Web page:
Samuel and Minnie Massey conveyed the hotel to their daughter Sarah and her new husband, Harlan Perdue, in 1934. Sarah and her first husband, Clinton T. Coffin, who died before 1925, had owned and operated a grocery store in the building situated on the south side of the lot adjoining the Massey Hotel property (lot 53). After Clinton’s death, Sarah sold that building, and she and her young son Sam moved in with her parents in their hotel. It isn’t entirely clear how Sarah met Harlan Perdue, a resident of Pittsville in Wicomico County, but the answer may be that Harlan’s job as a grocery salesman had brought him to Sarah and Clinton’s store on Baltimore Avenue in Ocean City.

Over the winter of 1934 – 1935, Harlan arranged to have the former Massey building raised, adding two storefronts on the street level under the building and a third storefront on the northerly side of the building. The first occupant of the newly created space was one of the four Worcester County liquor dispensaries that were established in the county following the end of Prohibition on December 5, 1933. The Ocean City dispensary had set up shop temporarily in Frank Sacca’s Adelphia building on Dorchester Street in March 1934, and then opened for business in its new quarters on the corner of Talbot Street on April 1, 1935.
Next door to the dispensary, Harlan operated a popular soda fountain and confectionery store, while renting out the apartments upstairs. Harlan and his stepson Sam Coffin worked the counter and a lady named Ida Russell handled the confectionery section. Local historian George Hurley recalled:

“What fascinated me most as a high school student about the elder Perdue was that he had one arm that had been amputated just below the elbow (rumor had it that the arm had been lost in a combine farming accident). But he could tuck a cone in the crook of his elbow and stub and dip ice cream onto it quite easily! Their little business was the most popular place in town at lunchtime during the early 1950s. My Dad helped build Mr. Perdue a very nice home on Herring Creek on land that my grandmother [Evelyn Murray] had sold him. He had a huge Lionel train collection and set-up in his expansive attic.”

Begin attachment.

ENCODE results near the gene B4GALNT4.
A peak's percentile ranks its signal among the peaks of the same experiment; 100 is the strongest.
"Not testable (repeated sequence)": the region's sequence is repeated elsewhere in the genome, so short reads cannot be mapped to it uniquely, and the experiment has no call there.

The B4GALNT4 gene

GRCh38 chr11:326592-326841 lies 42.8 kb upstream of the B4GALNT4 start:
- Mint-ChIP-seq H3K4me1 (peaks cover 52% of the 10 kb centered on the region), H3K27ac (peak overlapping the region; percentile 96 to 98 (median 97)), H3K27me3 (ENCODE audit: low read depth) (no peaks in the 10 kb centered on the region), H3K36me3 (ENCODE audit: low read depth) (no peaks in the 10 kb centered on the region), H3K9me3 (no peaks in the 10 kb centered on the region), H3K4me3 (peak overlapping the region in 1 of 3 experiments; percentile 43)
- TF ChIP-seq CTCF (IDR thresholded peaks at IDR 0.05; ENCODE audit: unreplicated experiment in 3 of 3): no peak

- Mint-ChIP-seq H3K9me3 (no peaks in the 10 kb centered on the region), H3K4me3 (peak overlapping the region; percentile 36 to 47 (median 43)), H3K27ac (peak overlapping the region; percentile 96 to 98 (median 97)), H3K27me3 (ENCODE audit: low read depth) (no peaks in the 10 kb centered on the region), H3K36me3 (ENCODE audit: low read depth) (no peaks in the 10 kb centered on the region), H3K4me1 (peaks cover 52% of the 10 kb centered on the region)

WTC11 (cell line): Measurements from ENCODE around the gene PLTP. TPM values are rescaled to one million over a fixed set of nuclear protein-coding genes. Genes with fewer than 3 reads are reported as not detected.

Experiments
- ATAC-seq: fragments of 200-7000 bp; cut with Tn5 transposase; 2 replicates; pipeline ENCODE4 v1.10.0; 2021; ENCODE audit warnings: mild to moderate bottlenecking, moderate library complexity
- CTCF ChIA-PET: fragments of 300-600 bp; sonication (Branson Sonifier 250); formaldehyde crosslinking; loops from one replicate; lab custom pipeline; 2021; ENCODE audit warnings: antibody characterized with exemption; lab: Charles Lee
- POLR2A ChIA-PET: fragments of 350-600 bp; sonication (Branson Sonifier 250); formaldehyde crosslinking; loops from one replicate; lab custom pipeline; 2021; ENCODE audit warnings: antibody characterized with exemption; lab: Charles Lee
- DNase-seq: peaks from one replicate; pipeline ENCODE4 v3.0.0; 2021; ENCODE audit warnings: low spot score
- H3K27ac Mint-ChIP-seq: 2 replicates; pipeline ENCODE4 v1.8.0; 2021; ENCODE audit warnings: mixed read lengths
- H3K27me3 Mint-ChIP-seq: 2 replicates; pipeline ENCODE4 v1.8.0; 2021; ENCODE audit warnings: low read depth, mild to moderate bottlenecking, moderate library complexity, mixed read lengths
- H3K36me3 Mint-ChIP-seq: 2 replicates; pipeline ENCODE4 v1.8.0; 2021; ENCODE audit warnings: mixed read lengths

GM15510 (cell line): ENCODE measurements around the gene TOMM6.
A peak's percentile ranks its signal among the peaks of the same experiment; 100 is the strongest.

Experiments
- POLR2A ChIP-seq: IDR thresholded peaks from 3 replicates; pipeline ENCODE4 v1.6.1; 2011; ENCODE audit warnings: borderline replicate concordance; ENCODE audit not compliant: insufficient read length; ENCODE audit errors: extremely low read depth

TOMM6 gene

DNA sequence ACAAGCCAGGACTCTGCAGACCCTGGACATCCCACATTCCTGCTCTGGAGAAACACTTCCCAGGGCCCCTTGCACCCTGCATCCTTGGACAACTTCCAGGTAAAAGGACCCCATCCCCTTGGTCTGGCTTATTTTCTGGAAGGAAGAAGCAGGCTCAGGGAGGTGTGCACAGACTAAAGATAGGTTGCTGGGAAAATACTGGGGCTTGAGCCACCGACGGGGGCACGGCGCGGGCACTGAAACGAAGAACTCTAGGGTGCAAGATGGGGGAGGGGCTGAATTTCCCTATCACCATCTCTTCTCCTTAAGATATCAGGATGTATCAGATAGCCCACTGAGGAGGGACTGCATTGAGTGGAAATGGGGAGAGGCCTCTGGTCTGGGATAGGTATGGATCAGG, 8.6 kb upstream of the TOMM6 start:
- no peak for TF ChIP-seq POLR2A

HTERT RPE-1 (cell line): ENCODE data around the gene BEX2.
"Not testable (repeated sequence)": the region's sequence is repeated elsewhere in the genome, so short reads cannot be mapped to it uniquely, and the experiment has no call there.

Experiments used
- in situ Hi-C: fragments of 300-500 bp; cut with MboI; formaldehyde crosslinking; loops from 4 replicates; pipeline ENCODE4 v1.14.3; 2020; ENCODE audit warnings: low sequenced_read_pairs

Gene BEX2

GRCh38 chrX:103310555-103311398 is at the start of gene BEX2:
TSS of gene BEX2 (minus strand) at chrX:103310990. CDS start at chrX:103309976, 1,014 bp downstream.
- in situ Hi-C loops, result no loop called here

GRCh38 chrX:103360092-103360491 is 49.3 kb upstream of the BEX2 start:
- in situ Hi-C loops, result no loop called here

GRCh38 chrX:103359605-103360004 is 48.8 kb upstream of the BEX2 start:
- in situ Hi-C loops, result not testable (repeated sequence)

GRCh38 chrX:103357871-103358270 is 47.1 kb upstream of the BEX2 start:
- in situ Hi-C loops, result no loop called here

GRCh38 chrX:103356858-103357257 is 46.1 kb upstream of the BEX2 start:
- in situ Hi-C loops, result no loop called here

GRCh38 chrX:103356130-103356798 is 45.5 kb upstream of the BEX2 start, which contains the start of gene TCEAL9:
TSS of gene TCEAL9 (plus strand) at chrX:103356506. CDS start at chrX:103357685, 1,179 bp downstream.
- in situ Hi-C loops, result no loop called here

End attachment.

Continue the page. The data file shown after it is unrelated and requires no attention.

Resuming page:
A number of enterprises occupied the third storefront over the years. Sarah Perdue and Sam Coffin’s wife Evelyn operated the “Due-Fin Gift Shop” there, offering upscale china and other gifts, but it was not successful. About the only attention the shop garnered happened on July 31, 1962, when Eddie Davis, part owner of the Davis & Lynch Fish Company, crashed his car into the shop after suffering a fatal heart attack while driving along Baltimore Avenue.

Harlan R. Perdue and Son Drugs and Sundries remained a fixture on the corner of Talbot Street into the 1970s. Sarah Perdue died in 1978, and in 1980 Harlan, then in his eighties, sold the entire property, including contents, to Towson, Maryland residents James and Janice Wollam for $115,000. The property has changed hands five times since then. The current owners, Garry and Gretchen Smith of Wales Center, New York, paid $1.1 million for the lot and century-old building in 2007.

Among the businesses that took up residence in the old Taylor House were Common Grounds, a coffeehouse opened by Traci and Everett McGovern in 1994, Quicky’s Pizza and a scooter rental outfit. The storefronts along the west side of Baltimore Avenue today house the Smoky Shop, opened in 2009 in the former dispensary space, Tai Ji Sushi, opened in 2014, and India Emporium.